In Pique Nique pour les Inconnues, Menkman considers the ways in which the history of technology has been defined by standardization, in particular through the use of color test cards for image processing. The work presents les Inconnues - unknown women whose images are linked to the history of image processing. In this work, test cards, bots, virtual assistants, stock photos and others find a voice, but fail to recover their personhood. As Menkman states, “Engineers used these female objects to evaluate the quality of image processing, rendering and composition of architecture and to make these latent spaces more amicable. While these women seem to be able to prolong their existence for as long as the (digital) realms will copy and reuse them, most of them have lost their name and identity.” In this work, the viewer is haunted by the familiarity of these digital ghosts, while at the same time, privy to an uncanny experience when the historically mute images speak for the first time.

A fundamental part of the history of image-processing, webdesign, and the standardization of settings within both analogue and digital media are test cards, placeholder images, bots and virtual assitants. Engineers used these female objects to evaluate the quality of image processing, the rendering and composition of architecture and to make these latent spaces more amicable. While these women seem to be able to prolonge their existence for as long as the (digital) realms will copy and reuse them, most of them have lost their name and identity.


The stickerset is made of the 24 clockface emojis, each connected to a sticker of an Inconnue (an unknown woman or shell without ghost) and their history.
Every half an hour is now set to a reminder of one of the shells.Telegram sticker set  (Can only be used on smartphone when you have the Telegram app installed)

l’Inconnue de la Seine (after 1900)
The Unknown Woman of the Seine is a death mask of an unidentified young woman that became a popular fixture on the walls of artists’ homes after 1900. She featured in various artists works ranging from books to theatre and film. But while many artists felt inspired by her borrowed visage, little but her moniker is known about her and she remains forever an asset with missing values.
- A radiolab podcast

Audrey Munson Bust (1913-1915)
The bust “The Spirit of Life”, by Daniel Chester French (1913-1915), inspired by ‘America’s First Supermodel’ Audrey Munson. Munson was the inspiration for more than 12 other statures in New York City, and many, many others elsewhere. Chances are that when you cross a statue, it might be modelled after her.
- Greyer, Andea. Queen of the Artists' Studios The Story of Audrey Munson. 2007


Color-timing control strips
Officially known as color-timing control strips, these anonymous female film studio workers were affectionately dubbed "china girls" by the industry, but are also known as leader ladies or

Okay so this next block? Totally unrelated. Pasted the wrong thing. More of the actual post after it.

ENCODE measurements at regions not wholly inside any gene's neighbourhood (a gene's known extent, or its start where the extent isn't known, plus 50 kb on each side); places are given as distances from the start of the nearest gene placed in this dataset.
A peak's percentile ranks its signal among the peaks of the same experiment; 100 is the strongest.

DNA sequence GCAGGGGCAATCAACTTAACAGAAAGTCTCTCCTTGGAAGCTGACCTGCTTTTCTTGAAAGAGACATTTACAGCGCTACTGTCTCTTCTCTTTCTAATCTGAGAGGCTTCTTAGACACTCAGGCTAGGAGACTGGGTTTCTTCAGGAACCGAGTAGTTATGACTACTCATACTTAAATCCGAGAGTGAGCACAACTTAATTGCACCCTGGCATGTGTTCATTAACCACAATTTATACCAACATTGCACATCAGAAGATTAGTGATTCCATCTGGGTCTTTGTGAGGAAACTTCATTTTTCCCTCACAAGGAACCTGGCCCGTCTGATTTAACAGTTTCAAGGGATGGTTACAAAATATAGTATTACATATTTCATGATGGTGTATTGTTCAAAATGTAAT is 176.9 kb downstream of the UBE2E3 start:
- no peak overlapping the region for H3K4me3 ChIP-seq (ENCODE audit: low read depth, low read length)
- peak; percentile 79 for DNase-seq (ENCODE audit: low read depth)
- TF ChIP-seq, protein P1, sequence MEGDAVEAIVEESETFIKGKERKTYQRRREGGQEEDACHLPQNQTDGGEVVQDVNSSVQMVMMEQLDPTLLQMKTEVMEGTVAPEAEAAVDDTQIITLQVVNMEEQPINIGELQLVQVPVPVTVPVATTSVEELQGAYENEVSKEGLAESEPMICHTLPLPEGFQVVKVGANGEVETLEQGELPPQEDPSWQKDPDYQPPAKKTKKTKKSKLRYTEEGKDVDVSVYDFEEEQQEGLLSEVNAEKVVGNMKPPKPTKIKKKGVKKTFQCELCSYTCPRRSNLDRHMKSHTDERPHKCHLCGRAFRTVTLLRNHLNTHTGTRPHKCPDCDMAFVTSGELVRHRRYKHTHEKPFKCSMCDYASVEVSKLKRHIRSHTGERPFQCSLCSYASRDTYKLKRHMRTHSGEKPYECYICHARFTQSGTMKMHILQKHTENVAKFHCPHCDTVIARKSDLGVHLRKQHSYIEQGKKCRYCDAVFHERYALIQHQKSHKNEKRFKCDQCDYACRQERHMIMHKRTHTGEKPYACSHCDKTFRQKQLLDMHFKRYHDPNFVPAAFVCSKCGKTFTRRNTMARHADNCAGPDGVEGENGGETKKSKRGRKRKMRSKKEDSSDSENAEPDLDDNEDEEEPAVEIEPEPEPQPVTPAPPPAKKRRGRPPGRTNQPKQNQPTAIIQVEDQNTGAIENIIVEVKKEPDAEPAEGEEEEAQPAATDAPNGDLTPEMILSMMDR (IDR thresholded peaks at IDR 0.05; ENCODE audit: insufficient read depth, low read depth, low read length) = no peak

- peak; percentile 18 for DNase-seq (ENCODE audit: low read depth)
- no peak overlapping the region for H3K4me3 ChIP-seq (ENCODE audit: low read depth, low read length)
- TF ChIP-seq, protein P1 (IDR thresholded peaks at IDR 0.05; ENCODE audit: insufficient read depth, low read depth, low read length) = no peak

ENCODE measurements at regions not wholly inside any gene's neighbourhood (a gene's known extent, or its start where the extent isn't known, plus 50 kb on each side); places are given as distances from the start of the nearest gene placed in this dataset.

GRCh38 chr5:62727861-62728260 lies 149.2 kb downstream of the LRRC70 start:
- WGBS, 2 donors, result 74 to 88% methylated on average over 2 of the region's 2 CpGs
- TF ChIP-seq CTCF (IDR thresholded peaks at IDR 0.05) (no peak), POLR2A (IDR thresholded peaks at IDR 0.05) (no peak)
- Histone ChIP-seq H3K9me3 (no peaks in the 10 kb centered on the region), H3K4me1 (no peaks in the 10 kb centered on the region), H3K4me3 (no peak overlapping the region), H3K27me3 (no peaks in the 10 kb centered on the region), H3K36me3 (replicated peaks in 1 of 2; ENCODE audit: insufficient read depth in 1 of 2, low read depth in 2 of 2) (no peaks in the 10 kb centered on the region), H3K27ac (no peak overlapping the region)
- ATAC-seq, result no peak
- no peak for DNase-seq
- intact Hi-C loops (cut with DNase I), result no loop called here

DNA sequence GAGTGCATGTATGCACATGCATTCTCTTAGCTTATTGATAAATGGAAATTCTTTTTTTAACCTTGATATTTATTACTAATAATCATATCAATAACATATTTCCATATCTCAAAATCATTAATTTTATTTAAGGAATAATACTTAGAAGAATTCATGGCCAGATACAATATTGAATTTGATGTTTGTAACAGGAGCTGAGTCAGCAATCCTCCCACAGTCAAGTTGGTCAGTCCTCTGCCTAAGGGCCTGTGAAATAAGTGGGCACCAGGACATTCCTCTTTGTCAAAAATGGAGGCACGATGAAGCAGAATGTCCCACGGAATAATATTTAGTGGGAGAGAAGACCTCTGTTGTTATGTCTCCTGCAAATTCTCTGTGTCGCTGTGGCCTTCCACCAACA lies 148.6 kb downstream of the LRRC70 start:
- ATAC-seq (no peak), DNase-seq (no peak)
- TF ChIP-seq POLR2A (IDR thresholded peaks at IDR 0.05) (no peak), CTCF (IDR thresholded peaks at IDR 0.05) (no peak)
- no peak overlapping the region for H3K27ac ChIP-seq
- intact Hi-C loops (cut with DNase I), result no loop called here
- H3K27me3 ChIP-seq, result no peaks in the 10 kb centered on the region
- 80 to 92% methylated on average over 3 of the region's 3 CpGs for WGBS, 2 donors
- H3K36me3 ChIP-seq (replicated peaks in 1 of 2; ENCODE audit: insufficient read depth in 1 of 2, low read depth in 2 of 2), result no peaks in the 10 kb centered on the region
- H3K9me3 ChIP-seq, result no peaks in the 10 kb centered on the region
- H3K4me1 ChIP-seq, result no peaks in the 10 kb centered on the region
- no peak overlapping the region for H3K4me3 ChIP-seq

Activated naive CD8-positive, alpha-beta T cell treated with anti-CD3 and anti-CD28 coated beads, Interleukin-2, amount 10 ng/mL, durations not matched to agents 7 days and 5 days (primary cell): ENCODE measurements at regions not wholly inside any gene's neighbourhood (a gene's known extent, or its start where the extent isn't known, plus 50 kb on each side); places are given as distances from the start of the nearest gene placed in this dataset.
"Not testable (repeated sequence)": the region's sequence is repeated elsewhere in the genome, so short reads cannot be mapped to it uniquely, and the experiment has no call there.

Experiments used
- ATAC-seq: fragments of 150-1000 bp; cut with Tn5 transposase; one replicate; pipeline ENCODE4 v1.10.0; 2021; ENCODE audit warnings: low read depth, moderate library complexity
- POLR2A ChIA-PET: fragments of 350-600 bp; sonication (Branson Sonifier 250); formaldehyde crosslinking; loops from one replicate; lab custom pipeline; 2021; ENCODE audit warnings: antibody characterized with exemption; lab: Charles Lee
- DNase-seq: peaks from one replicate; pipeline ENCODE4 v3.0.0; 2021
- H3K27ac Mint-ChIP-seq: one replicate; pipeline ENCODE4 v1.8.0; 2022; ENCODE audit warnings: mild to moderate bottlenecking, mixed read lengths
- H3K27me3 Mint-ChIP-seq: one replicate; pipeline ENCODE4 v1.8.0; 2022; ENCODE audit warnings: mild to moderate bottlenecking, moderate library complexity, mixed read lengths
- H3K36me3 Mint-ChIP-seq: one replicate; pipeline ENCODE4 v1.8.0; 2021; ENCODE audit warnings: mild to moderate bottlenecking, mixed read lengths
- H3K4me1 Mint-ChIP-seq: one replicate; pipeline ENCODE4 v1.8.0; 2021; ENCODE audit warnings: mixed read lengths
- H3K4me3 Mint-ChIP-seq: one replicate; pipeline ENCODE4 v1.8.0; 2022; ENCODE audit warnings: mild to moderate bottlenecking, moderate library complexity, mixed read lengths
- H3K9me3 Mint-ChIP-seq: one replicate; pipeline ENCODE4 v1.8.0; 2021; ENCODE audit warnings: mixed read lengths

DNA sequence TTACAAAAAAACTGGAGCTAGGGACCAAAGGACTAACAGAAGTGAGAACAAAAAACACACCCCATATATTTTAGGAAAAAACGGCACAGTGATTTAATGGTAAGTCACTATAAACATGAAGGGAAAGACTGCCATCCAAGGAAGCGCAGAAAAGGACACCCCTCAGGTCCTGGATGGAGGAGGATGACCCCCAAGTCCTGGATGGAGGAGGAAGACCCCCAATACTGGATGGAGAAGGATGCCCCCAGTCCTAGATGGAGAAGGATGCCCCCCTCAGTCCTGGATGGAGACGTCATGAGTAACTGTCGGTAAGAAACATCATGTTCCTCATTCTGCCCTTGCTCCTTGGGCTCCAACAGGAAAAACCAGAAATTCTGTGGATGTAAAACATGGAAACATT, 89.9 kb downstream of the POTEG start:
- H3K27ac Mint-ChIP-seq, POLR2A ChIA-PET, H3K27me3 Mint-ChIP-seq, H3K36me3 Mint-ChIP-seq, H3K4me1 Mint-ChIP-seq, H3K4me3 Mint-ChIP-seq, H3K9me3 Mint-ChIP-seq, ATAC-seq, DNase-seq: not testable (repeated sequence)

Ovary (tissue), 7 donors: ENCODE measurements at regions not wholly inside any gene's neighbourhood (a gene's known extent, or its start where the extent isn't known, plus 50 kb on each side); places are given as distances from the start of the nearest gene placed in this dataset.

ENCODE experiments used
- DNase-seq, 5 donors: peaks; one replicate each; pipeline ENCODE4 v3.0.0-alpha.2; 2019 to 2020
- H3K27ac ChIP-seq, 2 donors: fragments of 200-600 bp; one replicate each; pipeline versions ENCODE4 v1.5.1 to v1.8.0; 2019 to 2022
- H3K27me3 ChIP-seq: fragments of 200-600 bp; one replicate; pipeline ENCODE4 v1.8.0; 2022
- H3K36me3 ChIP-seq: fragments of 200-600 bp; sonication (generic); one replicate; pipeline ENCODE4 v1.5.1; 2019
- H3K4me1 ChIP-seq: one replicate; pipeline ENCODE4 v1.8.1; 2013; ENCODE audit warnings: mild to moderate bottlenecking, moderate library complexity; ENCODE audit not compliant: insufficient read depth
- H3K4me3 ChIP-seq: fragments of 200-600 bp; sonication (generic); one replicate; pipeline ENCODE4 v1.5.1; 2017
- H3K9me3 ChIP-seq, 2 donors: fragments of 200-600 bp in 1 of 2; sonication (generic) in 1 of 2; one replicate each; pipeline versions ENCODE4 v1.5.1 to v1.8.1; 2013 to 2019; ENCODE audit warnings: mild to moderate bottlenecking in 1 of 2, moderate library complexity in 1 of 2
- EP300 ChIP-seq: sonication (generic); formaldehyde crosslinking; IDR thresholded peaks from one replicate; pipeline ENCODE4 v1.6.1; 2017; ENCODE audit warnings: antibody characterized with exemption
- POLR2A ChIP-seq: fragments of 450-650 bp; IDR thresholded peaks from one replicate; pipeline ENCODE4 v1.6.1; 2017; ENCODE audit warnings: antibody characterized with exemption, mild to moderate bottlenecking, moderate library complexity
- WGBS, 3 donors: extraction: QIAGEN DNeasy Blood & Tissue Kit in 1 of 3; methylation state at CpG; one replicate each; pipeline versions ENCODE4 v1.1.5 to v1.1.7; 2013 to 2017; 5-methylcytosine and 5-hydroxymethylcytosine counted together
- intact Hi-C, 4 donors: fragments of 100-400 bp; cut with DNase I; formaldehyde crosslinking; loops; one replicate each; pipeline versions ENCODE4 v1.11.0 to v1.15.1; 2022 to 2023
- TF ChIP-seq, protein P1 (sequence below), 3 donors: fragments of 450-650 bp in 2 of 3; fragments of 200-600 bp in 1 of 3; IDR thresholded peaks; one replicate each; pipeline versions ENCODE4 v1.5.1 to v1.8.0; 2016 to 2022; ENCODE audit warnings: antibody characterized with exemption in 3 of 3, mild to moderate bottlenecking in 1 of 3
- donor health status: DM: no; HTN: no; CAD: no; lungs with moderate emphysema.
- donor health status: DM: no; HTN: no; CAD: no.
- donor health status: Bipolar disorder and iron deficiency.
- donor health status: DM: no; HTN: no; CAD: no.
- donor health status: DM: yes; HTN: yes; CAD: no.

lilys. The images in this show were meant only for use by the processing lab to match color tones in the associated film.  They were often film lab workers themselves.
- Leaderlady project at SAIC
- Julie Buck and Karin Segal: Girls of Film
- Lili on the web
- Leaderladies and friends
- Sprocket girls

Miss NBC (1953)
The onset of color television brought no big surprise; in this medium too, producers hired Caucasian ladies as their test models, reinforcing longstanding biases in gender and race—the only difference being that in television, the objectified test model was known by her real name. The red-haired model Marie McNamara, for instance, became known in the 1950s when she modeled to calibrate the NBC television cameras, while CBS used a girl named Patty Painter.
“You know what a black-and-white test pattern is,” she told The New York Times in 1953.“Well, I’m it for color.
I’m the final check.”- Marie McNamara
- Living Test Patterns: The Models Who Calibrated Color TV

Two Bit Teddi Smith (1961)
Lawrence G. Roberts used two different, cropped 6-bit grayscale scanned images from Playboy's July 1960 issue, featuring Playmate Teddi Smith, in his MIT master's thesis on image dithering.
-Original thesis

Carole Hersee (1967)
Hersee is known as the face of the famous Test Card F (and latter J, W, and X), which aired on BBC Television from 1967 to 1998.

Lenna or Lena (1972)
is the name given to a standard test image widely used in the field of image processing since 1973. It is a picture of the Swedish model Lena Söderberg, shot by photographer Dwight Hooker, cropped from the centerfold of the November 1972 issue of Playboy magazine.
The spelling "Lenna" came from the model's desire to encourage the proper pronunciation of her name. "I didn't want to be called Leena".
- More in Behind White Shadows
- Finding Lena, the Patron Saint of JPEGs

Maureen the LAD girl (1974)
The color-timing practice was not completely reliable; it involved a different China Girl and slightly different lighting each time. One of the reasons why around the 1980s, the technology was gradually superseded by the Laboratory Aim Density (LAD) system, developed by John Pytlak. Along with color-timing, the anonymous China Girls, whose occupancy ranged from studio workers to models, became artifacts of an obsolete film history and only one “LAD Girl” became the model for the color reference card: Maureen Darby.